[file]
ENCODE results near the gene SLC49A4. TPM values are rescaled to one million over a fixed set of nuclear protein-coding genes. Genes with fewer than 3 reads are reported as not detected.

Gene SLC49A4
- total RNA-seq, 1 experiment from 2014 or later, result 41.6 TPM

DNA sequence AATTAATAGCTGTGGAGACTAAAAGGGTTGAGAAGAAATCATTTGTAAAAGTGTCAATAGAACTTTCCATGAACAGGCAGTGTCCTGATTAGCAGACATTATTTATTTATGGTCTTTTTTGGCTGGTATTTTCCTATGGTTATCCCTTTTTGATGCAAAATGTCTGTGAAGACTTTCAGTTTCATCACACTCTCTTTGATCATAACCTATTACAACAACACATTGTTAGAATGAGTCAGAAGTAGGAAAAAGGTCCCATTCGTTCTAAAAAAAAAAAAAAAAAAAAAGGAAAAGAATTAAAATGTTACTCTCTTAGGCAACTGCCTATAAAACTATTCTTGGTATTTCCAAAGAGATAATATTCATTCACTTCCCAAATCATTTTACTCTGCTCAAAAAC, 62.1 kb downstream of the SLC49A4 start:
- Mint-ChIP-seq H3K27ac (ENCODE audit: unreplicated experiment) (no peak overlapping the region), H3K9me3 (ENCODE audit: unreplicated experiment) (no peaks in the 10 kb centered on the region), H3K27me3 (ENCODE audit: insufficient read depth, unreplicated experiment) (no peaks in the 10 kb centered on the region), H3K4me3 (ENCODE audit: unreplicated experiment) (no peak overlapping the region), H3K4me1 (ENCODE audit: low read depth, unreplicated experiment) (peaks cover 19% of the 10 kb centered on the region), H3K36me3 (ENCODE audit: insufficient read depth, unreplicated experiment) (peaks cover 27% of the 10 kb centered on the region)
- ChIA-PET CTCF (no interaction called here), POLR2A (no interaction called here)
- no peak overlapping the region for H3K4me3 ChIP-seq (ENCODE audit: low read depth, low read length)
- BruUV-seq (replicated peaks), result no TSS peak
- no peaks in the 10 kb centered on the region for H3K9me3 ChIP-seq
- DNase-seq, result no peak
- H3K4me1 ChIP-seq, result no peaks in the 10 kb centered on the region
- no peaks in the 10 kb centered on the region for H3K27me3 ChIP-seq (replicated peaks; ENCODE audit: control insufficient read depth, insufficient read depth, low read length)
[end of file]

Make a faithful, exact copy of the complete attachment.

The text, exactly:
ENCODE results near the gene SLC49A4. TPM values are rescaled to one million over a fixed set of nuclear protein-coding genes. Genes with fewer than 3 reads are reported as not detected.

Gene SLC49A4
- total RNA-seq, 1 experiment from 2014 or later, result 41.6 TPM

DNA sequence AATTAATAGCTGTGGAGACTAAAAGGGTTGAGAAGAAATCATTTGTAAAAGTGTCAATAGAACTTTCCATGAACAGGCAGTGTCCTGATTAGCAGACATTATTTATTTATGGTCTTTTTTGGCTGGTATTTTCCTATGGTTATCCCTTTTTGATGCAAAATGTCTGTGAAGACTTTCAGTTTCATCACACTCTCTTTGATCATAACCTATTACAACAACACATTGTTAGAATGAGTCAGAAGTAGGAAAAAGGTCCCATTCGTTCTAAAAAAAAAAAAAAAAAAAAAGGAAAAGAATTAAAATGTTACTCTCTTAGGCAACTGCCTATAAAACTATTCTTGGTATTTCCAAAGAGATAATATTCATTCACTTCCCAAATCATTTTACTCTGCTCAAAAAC, 62.1 kb downstream of the SLC49A4 start:
- Mint-ChIP-seq H3K27ac (ENCODE audit: unreplicated experiment) (no peak overlapping the region), H3K9me3 (ENCODE audit: unreplicated experiment) (no peaks in the 10 kb centered on the region), H3K27me3 (ENCODE audit: insufficient read depth, unreplicated experiment) (no peaks in the 10 kb centered on the region), H3K4me3 (ENCODE audit: unreplicated experiment) (no peak overlapping the region), H3K4me1 (ENCODE audit: low read depth, unreplicated experiment) (peaks cover 19% of the 10 kb centered on the region), H3K36me3 (ENCODE audit: insufficient read depth, unreplicated experiment) (peaks cover 27% of the 10 kb centered on the region)
- ChIA-PET CTCF (no interaction called here), POLR2A (no interaction called here)
- no peak overlapping the region for H3K4me3 ChIP-seq (ENCODE audit: low read depth, low read length)
- BruUV-seq (replicated peaks), result no TSS peak
- no peaks in the 10 kb centered on the region for H3K9me3 ChIP-seq
- DNase-seq, result no peak
- H3K4me1 ChIP-seq, result no peaks in the 10 kb centered on the region
- no peaks in the 10 kb centered on the region for H3K27me3 ChIP-seq (replicated peaks; ENCODE audit: control insufficient read depth, insufficient read depth, low read length)